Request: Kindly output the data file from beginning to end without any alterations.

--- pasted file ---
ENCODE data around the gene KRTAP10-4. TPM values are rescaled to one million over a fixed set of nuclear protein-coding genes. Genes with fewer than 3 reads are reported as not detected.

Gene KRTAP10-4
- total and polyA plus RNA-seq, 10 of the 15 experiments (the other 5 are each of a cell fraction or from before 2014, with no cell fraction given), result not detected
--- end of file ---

ENCODE data around the gene KRTAP10-4. TPM values are rescaled to one million over a fixed set of nuclear protein-coding genes. Genes with fewer than 3 reads are reported as not detected.

Gene KRTAP10-4
- total and polyA plus RNA-seq, 10 of the 15 experiments (the other 5 are each of a cell fraction or from before 2014, with no cell fraction given), result not detected